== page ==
Promoting inclusive, accountable, and sustainable cities by enhancing urban governance
WRI Ross Center for Sustainable Cities’ Urban Governance practice strengthens the relationships between citizens, civil society organizations, the public sector, and the private sector as they work to create more environmentally and financially sustainable cities. We support citizen participation, safeguard access to information, build institutional capacity while removing institutional constraints, and hold institutions accountable. We will review and measure these essential elements of urban governance through an urban governance diagnostic framework currently in development. This approach encourages partners in urban governance to evaluate and enhance their methods of governing and interacting with stakeholders.
We also help develop more effective methods of the delivering urban services like transport, water, and energy to engage citizens, foster inclusion, and increase quality of life. Many local governments are limited in their ability to provide adequate services to their citizens due to institutional constraints on finances, staffing, regulations, and more. We help cities improve urban service delivery and improve quality of life by working to strengthen local responsibility and provide a clearer understanding of barriers and opportunities.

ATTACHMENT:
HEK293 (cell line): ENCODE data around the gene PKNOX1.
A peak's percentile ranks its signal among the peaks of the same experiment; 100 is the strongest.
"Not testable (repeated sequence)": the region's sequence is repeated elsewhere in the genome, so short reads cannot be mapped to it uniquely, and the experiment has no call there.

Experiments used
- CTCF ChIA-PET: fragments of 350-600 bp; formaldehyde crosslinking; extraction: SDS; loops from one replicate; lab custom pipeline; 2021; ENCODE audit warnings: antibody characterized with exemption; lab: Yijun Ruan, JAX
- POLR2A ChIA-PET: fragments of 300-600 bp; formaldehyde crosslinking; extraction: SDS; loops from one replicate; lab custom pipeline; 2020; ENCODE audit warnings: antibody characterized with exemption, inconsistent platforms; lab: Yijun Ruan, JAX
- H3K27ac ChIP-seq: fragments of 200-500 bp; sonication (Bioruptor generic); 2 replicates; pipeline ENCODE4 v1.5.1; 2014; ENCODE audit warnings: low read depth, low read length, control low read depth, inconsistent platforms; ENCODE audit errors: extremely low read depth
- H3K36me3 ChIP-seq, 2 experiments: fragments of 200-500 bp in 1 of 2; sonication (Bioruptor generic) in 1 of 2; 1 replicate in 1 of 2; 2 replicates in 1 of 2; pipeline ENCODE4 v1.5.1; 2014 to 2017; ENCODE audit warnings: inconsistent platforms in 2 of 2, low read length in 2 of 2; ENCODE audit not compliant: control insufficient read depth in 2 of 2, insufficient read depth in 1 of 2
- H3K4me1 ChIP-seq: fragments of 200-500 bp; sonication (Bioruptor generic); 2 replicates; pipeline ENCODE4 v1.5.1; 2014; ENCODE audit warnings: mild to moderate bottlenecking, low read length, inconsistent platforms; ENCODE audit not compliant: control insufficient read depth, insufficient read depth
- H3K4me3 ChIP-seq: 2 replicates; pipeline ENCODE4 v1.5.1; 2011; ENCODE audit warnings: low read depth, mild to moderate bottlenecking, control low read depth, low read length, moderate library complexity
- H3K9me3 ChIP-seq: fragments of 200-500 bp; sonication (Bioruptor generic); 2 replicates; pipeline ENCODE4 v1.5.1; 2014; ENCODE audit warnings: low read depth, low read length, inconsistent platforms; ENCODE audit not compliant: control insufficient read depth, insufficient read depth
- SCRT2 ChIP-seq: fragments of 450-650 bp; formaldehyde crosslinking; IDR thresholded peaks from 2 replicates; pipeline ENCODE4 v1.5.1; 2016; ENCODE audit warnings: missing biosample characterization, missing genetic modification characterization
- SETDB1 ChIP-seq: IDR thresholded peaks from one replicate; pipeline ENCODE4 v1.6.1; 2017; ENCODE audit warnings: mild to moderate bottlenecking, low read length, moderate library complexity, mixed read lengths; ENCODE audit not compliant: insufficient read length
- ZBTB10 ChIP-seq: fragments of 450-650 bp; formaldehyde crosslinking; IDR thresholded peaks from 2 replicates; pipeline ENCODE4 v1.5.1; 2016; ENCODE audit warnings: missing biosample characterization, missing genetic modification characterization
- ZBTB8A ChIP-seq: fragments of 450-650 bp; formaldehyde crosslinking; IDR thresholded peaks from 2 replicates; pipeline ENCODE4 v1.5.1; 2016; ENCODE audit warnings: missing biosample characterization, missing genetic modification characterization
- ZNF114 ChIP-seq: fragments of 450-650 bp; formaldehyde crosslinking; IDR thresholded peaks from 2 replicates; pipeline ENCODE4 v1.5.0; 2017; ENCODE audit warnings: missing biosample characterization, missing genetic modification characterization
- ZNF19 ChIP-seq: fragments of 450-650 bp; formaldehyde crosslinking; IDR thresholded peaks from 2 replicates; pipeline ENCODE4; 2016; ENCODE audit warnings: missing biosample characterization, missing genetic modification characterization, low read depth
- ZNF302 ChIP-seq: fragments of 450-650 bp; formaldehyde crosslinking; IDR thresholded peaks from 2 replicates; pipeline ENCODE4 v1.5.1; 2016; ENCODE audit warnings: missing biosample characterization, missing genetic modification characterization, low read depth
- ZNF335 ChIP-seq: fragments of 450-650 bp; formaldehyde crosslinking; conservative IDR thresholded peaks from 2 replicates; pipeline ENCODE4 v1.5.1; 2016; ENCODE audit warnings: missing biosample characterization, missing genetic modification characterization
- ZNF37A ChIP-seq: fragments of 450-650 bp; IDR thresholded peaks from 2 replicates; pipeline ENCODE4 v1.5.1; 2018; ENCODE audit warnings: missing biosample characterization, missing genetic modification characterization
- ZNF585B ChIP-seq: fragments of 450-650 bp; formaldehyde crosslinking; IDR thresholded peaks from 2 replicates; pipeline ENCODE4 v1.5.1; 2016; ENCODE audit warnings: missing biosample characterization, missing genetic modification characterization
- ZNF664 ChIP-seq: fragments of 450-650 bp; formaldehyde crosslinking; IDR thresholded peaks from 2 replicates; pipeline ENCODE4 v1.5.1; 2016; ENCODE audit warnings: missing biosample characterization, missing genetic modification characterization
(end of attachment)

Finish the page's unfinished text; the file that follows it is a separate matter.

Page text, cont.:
We envision that by 2018, half of the cities where WRI Ross Center for Sustainable Cities operates will reform practices, policies, and the way they engage citizens to deliver better outcomes for urban water, urban development, sustainable transport, climate adaptation, and energy. These reforms will lead to significant on-the-ground improvements for service delivery, institutional capacity, accountability, access to information, and public participation in the pursuit of more sustainable cities.
Urban Governance Facts
Globally, urban land use will nearly triple between 2000 and 2030, raising essential urban governance questions and urban development decisions.
In 2012, 33 percent of the world’s global population lived in cities with 500,000 or more people, and accounted for more than 55 percent of all global economic output.
Two-thirds of the world’s urban population lives in cities where income inequality has been increasing for the past 35 years.
Globally, around one in seven people live in poverty in urban areas, typically without access to basic infrastructure and urban services.